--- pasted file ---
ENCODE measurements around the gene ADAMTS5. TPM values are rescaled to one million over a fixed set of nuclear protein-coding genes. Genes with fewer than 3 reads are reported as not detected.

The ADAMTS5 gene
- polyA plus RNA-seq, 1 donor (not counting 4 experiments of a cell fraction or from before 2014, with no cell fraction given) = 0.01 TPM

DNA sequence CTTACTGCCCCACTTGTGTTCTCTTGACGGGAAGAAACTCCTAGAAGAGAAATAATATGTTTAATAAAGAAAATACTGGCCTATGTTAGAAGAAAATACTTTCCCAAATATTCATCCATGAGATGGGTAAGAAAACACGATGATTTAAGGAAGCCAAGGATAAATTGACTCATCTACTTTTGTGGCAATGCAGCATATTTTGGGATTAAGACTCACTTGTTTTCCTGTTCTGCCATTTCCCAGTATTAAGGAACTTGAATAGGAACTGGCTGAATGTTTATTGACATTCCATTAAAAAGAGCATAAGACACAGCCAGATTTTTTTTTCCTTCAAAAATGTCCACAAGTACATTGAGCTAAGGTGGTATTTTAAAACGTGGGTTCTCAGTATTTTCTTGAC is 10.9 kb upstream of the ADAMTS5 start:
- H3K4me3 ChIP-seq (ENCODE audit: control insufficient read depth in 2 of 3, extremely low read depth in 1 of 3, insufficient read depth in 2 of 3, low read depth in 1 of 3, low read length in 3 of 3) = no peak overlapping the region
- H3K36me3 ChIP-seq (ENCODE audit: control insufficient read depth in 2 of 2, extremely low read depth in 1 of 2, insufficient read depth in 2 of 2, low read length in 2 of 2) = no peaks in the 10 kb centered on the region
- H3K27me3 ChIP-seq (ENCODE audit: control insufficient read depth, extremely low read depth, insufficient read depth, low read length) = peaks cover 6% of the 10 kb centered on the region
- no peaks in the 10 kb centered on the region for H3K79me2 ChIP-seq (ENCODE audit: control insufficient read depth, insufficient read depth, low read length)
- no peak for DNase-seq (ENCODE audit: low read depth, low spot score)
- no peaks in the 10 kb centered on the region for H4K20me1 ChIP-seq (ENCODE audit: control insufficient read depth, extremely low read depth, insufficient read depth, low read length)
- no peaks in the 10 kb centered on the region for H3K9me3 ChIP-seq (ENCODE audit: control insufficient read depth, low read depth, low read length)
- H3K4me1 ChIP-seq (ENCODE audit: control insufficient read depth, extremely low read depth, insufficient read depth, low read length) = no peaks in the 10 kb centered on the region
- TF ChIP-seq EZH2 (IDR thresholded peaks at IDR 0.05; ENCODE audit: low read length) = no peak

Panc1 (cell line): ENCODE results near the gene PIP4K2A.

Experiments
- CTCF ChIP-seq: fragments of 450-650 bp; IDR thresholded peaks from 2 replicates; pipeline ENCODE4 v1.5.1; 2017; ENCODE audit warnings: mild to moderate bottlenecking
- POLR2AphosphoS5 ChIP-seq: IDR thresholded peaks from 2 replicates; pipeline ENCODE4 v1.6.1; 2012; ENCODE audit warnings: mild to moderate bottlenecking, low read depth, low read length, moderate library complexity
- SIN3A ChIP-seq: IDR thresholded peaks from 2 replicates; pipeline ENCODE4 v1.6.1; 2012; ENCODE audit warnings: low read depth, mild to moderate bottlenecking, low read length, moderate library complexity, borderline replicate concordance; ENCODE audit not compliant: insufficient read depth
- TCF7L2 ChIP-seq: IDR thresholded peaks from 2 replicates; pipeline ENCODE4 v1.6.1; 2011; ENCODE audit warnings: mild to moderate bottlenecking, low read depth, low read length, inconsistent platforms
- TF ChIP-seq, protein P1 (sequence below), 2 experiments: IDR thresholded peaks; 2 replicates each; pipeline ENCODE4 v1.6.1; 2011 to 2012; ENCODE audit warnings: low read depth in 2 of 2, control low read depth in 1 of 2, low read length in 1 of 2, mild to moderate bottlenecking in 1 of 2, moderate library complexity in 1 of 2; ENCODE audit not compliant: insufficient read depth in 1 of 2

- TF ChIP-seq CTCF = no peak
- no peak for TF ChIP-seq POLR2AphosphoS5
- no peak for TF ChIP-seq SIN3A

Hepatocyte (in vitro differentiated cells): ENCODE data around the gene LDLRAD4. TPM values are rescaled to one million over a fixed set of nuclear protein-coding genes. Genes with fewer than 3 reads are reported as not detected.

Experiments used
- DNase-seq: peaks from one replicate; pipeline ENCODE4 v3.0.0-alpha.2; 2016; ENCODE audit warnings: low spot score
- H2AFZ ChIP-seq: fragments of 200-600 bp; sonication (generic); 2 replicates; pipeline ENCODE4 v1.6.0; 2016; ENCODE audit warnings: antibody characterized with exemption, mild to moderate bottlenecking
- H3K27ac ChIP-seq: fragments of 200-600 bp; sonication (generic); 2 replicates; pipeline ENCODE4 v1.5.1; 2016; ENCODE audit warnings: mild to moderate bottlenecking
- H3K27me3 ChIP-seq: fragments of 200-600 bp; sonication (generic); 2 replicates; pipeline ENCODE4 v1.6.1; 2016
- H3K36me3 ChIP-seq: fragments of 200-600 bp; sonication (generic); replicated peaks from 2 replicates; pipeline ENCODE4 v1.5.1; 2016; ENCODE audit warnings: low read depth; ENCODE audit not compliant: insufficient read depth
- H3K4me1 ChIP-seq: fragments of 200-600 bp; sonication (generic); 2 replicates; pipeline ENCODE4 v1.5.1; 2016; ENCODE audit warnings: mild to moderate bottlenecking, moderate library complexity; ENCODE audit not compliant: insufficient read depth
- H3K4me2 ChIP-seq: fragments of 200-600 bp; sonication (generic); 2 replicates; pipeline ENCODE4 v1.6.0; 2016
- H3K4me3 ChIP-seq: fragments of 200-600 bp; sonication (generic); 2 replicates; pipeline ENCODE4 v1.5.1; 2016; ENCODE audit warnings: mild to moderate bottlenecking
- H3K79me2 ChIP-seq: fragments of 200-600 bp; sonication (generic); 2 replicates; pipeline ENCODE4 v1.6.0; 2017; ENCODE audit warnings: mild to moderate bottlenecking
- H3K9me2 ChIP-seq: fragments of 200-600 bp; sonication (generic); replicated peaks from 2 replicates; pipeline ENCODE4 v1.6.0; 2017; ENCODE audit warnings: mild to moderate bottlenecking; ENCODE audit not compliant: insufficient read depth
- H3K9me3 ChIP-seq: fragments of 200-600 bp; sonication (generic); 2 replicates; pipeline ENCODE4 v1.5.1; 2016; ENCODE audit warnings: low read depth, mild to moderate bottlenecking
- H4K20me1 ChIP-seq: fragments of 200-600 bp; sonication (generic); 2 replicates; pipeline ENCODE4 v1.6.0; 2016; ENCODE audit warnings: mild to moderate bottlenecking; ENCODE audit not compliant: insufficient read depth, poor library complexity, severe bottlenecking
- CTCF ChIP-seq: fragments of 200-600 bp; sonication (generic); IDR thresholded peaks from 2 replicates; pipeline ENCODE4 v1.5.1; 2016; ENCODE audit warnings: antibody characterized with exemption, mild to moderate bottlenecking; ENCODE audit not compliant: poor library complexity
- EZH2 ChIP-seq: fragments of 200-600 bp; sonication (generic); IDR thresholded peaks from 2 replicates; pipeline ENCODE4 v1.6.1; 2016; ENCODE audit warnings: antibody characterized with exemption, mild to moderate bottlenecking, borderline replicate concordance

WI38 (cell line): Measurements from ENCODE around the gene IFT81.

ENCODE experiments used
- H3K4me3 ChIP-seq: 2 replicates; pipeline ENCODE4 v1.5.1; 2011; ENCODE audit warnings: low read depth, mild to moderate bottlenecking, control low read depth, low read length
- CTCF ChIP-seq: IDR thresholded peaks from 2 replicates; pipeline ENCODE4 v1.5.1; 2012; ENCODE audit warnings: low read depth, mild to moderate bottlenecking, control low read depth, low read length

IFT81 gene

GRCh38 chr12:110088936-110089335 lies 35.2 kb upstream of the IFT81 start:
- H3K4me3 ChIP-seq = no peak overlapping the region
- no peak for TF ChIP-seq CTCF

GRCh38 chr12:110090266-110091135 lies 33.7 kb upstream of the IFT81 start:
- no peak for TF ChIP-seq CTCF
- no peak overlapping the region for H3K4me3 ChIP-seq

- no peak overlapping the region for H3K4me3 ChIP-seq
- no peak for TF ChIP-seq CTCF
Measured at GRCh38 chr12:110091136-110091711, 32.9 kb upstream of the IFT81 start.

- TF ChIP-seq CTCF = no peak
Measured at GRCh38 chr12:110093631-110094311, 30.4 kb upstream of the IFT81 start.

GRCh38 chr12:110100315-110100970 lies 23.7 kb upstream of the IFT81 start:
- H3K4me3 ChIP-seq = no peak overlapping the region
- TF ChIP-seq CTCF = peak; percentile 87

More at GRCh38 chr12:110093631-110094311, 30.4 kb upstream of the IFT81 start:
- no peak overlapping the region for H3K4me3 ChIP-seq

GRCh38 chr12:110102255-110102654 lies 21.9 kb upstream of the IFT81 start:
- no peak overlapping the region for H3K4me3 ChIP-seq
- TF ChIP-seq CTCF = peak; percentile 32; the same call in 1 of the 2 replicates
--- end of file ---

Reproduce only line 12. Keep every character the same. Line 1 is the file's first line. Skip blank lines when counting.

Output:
- H3K4me1 ChIP-seq (ENCODE audit: control insufficient read depth, extremely low read depth, insufficient read depth, low read length) = no peaks in the 10 kb centered on the region